Menheniot, PL14 3QS
Grid reference: SX 288628
St Lallu occurs in a 10th century list of Cornish saints. In 1426 there was a guild of this saint at Menheniot and the holy well near the church was also dedicated to him. A much restored stained glass figure of Lallu still survives at St Neot and was paid for by the Calway family who held lands in both Menheniot and St Neot.
Menheniot church stands on a raised circular graveyard at the centre of the village where four roads meet. The first known rector Stephen Heym was instituted in 1260 and the present church was consecrated in 1293. The Lords of the Manor of Tregrill were patrons of the living and the tower and spire (a rare feature in Cornwall) may date from the 14th century. Later rectors included career clergy who most probably never visited Menheniot, like William of Wykham, founder of Winchester College and Peter Courtney who became Bishop of Exeter. Courtney gave the right of patronage to Stapleton Hall in Oxford which later became Exeter College Oxford. The college appointed the vicar at Menheniot, usually a fellow of the college, who took the tithes and appointed a curate. Dr John Morman, vicar from 1529-54, was said to be the first priest to teach the Lord’s Prayer and Ten Commandments in English. In the 18th century the vicar of Menheniot was paid a salary of about £60.
The present building is constructed in the Perpendicular style with a central nave and two side aisles built in stone from local quarries. These aisles had been begun by 1426 with a chapel of St Anne adjoining the chancel. By 1554 both aisles had been completed and there were altars to St John the Baptist on the north side and also to St Christopher and St Nicholas.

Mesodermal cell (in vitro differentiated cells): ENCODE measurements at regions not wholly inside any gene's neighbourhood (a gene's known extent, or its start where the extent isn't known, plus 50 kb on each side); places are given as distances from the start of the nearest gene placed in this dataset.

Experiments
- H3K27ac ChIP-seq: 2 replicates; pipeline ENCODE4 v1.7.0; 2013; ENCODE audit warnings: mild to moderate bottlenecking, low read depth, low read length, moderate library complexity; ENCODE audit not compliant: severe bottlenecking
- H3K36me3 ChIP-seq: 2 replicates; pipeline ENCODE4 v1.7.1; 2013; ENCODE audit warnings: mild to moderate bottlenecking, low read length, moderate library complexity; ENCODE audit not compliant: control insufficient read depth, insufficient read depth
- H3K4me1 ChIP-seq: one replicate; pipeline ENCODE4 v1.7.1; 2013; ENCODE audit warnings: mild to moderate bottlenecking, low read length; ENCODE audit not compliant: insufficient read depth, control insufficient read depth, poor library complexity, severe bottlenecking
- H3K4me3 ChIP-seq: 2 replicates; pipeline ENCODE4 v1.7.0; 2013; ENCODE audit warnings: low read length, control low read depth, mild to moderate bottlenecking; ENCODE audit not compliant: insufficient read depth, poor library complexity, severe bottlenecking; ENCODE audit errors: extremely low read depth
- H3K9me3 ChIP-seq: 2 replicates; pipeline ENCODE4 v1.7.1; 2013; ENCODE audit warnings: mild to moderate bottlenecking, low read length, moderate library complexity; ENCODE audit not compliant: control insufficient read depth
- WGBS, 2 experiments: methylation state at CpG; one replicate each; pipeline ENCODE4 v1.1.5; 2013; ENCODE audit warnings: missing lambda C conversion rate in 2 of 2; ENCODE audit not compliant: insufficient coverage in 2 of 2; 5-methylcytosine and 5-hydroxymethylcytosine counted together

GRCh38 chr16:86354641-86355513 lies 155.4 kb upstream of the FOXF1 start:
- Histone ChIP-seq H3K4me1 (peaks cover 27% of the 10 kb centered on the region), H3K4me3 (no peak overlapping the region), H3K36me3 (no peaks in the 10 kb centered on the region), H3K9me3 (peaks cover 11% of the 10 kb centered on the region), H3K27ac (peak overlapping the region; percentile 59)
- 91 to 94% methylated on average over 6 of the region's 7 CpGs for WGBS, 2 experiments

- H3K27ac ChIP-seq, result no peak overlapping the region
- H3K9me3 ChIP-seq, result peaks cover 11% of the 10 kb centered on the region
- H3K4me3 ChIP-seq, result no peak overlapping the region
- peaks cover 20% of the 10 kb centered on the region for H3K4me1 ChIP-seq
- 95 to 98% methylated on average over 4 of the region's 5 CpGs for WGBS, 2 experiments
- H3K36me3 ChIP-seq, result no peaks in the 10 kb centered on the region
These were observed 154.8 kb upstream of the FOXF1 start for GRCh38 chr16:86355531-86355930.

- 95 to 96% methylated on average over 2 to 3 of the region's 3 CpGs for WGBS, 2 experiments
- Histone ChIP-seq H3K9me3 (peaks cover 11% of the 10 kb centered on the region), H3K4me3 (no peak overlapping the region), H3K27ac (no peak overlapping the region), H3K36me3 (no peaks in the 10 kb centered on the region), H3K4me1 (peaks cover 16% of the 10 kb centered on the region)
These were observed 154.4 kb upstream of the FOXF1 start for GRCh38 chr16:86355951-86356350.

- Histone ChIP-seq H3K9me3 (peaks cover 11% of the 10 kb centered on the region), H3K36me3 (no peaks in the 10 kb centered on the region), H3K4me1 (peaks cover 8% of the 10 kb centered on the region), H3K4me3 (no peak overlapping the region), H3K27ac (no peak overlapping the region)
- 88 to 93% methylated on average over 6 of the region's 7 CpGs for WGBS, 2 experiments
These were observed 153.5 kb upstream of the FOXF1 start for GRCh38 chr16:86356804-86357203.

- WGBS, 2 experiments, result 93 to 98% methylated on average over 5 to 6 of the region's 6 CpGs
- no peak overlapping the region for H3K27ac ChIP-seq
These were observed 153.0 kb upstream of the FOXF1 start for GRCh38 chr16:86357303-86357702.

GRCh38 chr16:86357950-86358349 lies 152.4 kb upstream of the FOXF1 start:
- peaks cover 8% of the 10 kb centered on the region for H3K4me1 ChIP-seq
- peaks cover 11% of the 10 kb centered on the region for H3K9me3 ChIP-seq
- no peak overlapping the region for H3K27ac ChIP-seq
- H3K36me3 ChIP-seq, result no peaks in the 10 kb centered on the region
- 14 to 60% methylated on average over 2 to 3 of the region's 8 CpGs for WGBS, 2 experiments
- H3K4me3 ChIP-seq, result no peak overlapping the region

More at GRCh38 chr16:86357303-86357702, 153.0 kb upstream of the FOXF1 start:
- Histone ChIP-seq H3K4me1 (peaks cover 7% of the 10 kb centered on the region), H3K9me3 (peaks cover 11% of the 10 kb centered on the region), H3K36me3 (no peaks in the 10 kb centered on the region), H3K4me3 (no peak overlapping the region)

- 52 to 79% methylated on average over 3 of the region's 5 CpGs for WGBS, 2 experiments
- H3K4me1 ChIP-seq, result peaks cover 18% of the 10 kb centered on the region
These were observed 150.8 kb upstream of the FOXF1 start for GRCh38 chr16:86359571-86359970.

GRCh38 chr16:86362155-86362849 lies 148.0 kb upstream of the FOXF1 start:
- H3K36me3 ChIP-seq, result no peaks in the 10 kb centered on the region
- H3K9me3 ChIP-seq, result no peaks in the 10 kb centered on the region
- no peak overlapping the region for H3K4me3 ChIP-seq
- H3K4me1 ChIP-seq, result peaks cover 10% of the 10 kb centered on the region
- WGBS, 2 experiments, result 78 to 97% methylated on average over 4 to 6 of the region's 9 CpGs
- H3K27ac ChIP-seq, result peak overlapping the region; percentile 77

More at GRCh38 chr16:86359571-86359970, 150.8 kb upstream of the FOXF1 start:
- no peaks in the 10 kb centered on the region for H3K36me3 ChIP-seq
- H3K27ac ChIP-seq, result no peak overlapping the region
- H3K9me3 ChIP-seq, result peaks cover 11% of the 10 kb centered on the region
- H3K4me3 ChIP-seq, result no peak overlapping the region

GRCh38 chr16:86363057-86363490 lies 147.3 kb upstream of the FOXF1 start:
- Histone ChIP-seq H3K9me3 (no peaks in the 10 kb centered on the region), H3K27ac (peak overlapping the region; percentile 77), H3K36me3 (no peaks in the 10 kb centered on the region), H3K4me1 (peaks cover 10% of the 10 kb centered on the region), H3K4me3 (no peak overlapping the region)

The six bells in the tower have been recast a number of times. There was a penal bond regarding the re-casting of the great bell in 1631 (CRO/DDP/144/6/1) and there is a reference to the bells in 1637 (CRO/DDP/144/5/3/14). In 1878 Dunkin listed five bells of which four were dated 1739 and the fifth 1842. In 1883/4, one bell was re-cast, one new bell added, and all six bells had new fittings, in memory of Canon Martin, late vicar (Truro Kalendar) and again in 1932.
The interior of the building as it is now was partly the work of James Piers St.Aubyn, an architect who restored many Cornish Churches. The St Aubyn enlargement, extension to the chancel, repairs to the walls and interior reordering took place in 1866, however in 1915, Fellowes Prynne restored the chancel and porch roofs, installed new choir stalls, parclose screen, carved panelling in the chancel and a carved oak font cover (Faculty granted on 6th August 1915). Pews were removed at various times during the 20th century – in 1959, 1985, 1986 and in the early years of the 21st century. The interior plaster was removed in 1986, when it was intended that the walls would be lime-washed after they had dried out. The lime-washing was never undertaken. The windows are in the main of late 18th and early 20th Century as memorials to local people and include the remarkable engraved glass window on the south side of the baptistry, installed in 1998. This is a significant and beautiful work by the nationally renowned artist, David Peace]
Menheniot is fortunate in that the records have survived almost completely from about 1450; all of the records except the Manorial record are owned by the Vicar and Churchwardens of the Parish and are in the care of the County Records Office.
Church website: www.menheniotparish.org.uk